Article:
If the terrace faces south, you’ll have plenty of sunlight — perhaps even too much if you don’t have a decent overhang to block some of it, especially during the summer. Facing west offers wonderful sunsets but no sunrises. If you face east, you get the opposite: sunrises but no sunsets. Facing north means you won’t get enough sun on your terrace, but then that may be just what you want — great for the summers, but perhaps a little cool in the winter.
And what is it you’d like for a view? Beach and ocean views are nice, but they tend to cost more than the others. Golf courses are great backyards, as they are usually quiet and you have a huge lawn that someone else cuts for you. Hillside homes are wonderful, as they can offer spectacular views of the bay and are usually a few degrees cooler all year round, but they can be difficult to get to and there may not be many services and amenities nearby.
If you like playing golf, you probably will want to be in either Marina Vallarta, Nuevo Vallarta or Punta Mita. If you are a boater La Cruz or Marina Vallarta may work best. Having a condominium or a townhouse with a boat slip out your back door sure makes boating easier. But being near water or on a golf course can mean that bugs may be a problem, and if you are close to the ocean the salt air can affect your metalwork and appliances!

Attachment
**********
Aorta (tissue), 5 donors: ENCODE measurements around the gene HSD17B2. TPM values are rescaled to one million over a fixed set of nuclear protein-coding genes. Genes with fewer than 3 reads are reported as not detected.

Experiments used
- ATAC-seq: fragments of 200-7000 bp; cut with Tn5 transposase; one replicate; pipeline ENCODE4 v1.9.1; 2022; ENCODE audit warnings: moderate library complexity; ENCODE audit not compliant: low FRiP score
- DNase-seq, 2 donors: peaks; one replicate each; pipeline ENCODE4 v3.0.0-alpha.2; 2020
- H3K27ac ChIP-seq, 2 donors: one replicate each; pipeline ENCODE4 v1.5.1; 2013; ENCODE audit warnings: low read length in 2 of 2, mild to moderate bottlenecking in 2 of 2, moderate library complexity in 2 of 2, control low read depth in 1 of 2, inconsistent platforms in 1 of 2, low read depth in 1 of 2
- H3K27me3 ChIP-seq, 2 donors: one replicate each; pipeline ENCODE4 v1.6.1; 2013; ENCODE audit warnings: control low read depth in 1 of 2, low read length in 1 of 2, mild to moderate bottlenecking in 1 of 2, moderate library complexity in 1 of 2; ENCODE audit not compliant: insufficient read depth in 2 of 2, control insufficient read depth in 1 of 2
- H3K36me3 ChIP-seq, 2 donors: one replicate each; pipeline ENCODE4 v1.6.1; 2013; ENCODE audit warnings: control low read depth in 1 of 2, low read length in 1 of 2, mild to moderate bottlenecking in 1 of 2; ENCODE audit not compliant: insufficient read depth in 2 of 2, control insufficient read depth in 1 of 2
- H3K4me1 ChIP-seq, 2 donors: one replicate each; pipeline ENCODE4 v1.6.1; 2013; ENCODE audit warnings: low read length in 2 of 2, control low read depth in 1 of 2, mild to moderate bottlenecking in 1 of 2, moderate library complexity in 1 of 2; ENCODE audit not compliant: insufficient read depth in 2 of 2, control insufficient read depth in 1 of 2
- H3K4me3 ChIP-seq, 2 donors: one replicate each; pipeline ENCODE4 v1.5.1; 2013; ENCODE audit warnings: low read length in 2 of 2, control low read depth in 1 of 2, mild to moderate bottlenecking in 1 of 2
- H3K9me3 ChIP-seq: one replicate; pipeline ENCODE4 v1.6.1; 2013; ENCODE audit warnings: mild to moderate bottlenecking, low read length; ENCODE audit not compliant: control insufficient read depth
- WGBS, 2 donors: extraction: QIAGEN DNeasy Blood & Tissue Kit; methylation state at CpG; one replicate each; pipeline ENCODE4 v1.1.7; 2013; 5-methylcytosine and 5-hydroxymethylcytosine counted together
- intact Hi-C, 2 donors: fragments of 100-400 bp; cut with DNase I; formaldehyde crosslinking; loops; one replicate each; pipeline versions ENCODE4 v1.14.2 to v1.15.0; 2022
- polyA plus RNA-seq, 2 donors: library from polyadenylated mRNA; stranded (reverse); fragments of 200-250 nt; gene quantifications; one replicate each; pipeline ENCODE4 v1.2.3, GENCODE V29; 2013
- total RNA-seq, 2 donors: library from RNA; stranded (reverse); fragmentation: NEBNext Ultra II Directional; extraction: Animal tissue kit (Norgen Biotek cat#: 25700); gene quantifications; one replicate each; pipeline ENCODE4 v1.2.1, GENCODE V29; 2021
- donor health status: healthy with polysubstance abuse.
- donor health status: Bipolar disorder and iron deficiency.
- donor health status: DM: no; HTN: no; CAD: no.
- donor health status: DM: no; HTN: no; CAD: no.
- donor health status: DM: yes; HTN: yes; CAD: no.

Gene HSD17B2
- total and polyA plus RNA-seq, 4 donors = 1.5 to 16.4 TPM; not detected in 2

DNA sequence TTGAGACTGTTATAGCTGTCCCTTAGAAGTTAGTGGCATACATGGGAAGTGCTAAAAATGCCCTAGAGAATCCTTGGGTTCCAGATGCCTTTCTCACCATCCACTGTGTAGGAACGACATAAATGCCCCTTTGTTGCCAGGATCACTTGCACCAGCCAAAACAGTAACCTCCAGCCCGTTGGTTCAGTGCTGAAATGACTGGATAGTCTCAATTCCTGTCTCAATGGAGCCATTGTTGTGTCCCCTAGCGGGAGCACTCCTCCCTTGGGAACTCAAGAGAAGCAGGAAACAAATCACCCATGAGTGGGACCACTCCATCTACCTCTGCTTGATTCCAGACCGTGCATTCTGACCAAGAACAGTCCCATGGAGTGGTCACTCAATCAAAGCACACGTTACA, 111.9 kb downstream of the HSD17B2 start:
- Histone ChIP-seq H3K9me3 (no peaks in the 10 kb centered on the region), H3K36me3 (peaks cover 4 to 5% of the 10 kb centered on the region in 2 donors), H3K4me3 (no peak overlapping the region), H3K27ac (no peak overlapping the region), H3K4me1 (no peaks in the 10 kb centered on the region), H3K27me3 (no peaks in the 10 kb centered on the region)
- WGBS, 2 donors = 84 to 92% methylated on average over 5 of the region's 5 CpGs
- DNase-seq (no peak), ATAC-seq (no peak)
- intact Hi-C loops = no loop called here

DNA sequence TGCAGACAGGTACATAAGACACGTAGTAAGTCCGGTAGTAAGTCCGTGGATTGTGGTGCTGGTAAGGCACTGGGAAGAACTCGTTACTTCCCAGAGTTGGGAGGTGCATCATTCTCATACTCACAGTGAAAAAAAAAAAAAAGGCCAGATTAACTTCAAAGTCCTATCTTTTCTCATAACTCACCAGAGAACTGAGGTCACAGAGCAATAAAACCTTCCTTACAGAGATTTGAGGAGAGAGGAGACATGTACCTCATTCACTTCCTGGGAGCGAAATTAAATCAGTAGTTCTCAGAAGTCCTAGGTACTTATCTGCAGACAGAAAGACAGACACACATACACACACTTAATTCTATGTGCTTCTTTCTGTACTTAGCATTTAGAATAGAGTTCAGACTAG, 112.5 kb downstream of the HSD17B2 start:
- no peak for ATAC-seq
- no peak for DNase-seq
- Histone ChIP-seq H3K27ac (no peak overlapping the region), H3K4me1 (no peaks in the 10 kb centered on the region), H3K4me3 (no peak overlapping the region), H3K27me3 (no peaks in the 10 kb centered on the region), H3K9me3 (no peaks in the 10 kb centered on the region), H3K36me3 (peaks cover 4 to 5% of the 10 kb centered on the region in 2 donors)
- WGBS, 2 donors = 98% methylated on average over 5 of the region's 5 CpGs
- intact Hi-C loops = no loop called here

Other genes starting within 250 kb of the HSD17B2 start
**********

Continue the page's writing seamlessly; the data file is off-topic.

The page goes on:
Living in a high rise will probably offer spectacular views, but then you need to take an elevator to get to your home everyday. Some developments will allow you to have a pet, but that means every other owner can also have a pet, and theirs may not be as well behaved as yours.
There are a lucky few who have gotten around some of these obstacles by having two homes in Vallarta: one on the beach outside of Vallarta, where prices aren’t as expensive and it’s less crowded, and another downtown, where they can drive in and spend a few days enjoying the restaurants, shopping and such. But that’s only available for the few who can afford it. And with that comes twice as much maintenance work and double the costs. You have two wonderful places but you are always working on maintaining them.
And so, we’ve come to realize over the years that there really is no perfect condominium. Each individual, couple or family needs to consider what their wants and needs are, both today and in the future, and base their buying decisions on that. Some condos will fulfill their needs better than others, but then those others may be just right for someone else. We are fortunate that Vallarta has plenty of locations, sizes and price ranges to choose from. So, although you may not be able to find the perfect one, you certainly should be able to find something pretty close!